parsonson architects: wairau house, new zealand parsonson architects: wairau house, new zealand
feb 08, 2013

parsonson architects: wairau house, new zealand

‘wairau house’ by parsonson architects, wairau valley, new zealandimage © paul mcCredieall images courtesy of parsonson architects




located amidst the rural landscape of the wairau valley in northern new zealand, the ‘wairau home’ shares the company of groomed farms, orchards, and vineyards quilted over the rolling hills. local practice parsonson architects conceived of the residence as an encampment of five private concrete structures connected by a series of semi-exterior walkways and landscape elements that bring the user in constant communication with the outside. the thin pitched roof components recall the agricultural architecture of the area, while the interior maintains a more contemporary feel with a rich palette of wood, exposed concrete, and continuous expanses of glass that creates transparent thresholds to the scenic environment. the home is organized throughout one level, remaining hidden in the pastoral context.

open structure connects with the exterior landscapeimage © paul mcCredie




the main volume to the north contains the central social space – kitchen, living room, dining area, study, and den – with a satellite structure to the east that has two bedrooms, a workshop, and services, and another wing to the west where the more private quarters are located.  the footprint creates a general horseshoe outline that wraps around a central pool and also gives each function of the dwelling a unique view to the horizon as well as to the central area of the residence. light steel columns hold up the almost floating canopy that protects the solid concrete elements that sit structurally independent of the roof, creating a sort of connection between all the spaces while providing visual privacy. the retractable glass walls turn the residential nature of the project into an exterior pool-side pavilion, allowing the free movement of circulation and air through the entire structure.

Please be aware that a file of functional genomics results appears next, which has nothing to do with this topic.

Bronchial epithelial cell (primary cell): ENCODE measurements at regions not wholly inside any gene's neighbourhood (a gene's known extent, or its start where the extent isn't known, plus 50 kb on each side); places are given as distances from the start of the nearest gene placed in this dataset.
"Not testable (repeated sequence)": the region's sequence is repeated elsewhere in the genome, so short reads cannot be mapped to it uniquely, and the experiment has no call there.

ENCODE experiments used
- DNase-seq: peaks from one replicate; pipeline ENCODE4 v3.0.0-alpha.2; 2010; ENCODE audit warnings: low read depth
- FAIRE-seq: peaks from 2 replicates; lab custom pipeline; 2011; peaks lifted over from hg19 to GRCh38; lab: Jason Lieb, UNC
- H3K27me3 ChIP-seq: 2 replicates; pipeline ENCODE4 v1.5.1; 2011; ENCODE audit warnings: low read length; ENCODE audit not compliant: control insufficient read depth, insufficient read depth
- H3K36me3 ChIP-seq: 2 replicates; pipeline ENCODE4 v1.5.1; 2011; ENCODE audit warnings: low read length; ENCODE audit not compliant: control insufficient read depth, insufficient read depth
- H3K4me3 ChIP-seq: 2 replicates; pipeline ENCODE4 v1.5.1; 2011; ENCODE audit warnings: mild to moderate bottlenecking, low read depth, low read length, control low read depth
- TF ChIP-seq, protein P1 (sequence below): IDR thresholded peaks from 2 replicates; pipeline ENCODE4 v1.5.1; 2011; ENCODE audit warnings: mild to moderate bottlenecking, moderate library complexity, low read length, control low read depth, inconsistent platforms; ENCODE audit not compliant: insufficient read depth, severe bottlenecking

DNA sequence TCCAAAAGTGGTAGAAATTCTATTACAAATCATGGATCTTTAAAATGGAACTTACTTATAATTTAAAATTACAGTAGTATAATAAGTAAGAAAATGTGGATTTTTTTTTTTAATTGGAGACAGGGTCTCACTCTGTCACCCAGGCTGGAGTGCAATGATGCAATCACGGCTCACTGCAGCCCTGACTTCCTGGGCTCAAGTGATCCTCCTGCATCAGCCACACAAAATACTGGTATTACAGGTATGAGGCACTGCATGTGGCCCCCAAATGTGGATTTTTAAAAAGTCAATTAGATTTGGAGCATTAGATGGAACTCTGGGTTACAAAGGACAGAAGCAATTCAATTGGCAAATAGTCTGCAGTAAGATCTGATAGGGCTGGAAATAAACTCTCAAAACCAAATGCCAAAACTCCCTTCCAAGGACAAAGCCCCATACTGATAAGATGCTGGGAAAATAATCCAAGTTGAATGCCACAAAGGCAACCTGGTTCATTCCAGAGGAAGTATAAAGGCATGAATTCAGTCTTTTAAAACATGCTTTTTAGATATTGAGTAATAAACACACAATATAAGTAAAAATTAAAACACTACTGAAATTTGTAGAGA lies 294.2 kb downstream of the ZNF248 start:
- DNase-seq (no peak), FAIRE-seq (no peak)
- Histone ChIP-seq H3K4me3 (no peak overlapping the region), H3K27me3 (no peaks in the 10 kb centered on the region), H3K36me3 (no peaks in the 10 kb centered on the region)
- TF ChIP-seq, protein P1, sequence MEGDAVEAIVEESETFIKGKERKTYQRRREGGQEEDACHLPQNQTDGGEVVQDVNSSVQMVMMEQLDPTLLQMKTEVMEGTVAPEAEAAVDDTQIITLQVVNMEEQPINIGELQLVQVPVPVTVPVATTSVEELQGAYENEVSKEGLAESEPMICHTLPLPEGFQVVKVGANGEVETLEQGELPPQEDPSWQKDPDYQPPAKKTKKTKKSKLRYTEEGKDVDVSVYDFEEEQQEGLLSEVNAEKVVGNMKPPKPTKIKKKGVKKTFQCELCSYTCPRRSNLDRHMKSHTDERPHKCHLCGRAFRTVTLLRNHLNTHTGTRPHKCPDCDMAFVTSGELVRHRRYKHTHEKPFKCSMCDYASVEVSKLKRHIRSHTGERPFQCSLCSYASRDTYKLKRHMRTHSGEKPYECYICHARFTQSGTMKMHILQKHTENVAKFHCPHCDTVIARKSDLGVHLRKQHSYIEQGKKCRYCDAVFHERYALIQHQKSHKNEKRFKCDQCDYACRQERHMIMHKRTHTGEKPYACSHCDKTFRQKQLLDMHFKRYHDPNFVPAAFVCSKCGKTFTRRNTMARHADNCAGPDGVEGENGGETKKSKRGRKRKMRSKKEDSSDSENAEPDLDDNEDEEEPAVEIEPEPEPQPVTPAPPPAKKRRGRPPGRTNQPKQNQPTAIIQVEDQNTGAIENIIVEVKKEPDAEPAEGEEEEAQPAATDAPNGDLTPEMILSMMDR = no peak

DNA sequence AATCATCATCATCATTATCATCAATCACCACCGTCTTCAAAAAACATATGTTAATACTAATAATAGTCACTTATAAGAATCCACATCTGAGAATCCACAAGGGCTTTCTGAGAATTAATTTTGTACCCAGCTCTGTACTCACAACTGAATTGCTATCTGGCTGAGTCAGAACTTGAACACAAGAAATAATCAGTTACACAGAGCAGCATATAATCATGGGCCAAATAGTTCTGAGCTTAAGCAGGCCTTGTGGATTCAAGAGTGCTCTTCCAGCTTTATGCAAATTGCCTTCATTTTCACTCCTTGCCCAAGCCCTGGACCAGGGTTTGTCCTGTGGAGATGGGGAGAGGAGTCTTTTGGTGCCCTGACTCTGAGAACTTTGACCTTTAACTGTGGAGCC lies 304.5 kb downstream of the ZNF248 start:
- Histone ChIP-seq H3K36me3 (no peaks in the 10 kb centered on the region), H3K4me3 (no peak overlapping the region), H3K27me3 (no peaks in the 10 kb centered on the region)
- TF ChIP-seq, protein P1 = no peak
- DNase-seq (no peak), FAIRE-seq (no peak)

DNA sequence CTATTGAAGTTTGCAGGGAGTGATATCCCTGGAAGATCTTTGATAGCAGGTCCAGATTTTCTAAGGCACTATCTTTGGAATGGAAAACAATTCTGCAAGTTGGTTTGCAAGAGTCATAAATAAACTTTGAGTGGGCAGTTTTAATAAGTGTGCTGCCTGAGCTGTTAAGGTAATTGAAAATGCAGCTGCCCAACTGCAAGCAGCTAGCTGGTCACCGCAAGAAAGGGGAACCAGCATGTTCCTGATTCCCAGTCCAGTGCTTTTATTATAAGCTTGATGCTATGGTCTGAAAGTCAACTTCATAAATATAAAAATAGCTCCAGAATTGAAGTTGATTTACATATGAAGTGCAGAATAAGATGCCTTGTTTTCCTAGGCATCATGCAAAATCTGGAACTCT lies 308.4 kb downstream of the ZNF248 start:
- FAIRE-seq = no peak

concrete elements sit independently from the roof structureimage © paul mcCredie



image © paul mcCredie



a central pool is wrapped by different wings of the house in a U-shaped footprintimage © paul mcCredie



image © paul mcCredie



exterior gazebo following the same roof structure as the house but made of thin wooden planksimage © paul mcCredie



small yard with saplingsimage © paul mcCredie



living room with a variety of wood texturesimage © paul mcCredie



concrete walls delineate spaces while remaining open at the ceilingimage © paul mcCredie



kitchenimage © paul mcCredie



kitchen and diningimage © paul mcCredie



view to the exteriorimage © paul mcCredie



‘wairau house’ by parsonson architects, wairau valley, new zealandimage © paul mcCredie




site plan



roof plan





















 concept sketch

  • Please check your references: Wairau Valley is at the top of the South Island of New Zealand (we have two islands)! Northern New Zealand would mean Northland.

    Vicky says:
  • … er, just to clarify (and not get laughed at by fellow Kiwis) we actually have three islands if you include Stewart Island, but we commonly talk about the North and South ones.

    Vicky says:
  • thank you for catching that vicky,
    the article has been updated with more accurate information!

    danny db says:
  • Spectacular. It has some nice character.

    justin says:
  • A lovely use of glass concrete and wood. The kitchen windows are splendid and the raw concrete provides a nice contrast to the stainless steel and the warm wood.

    Ron Smith says:

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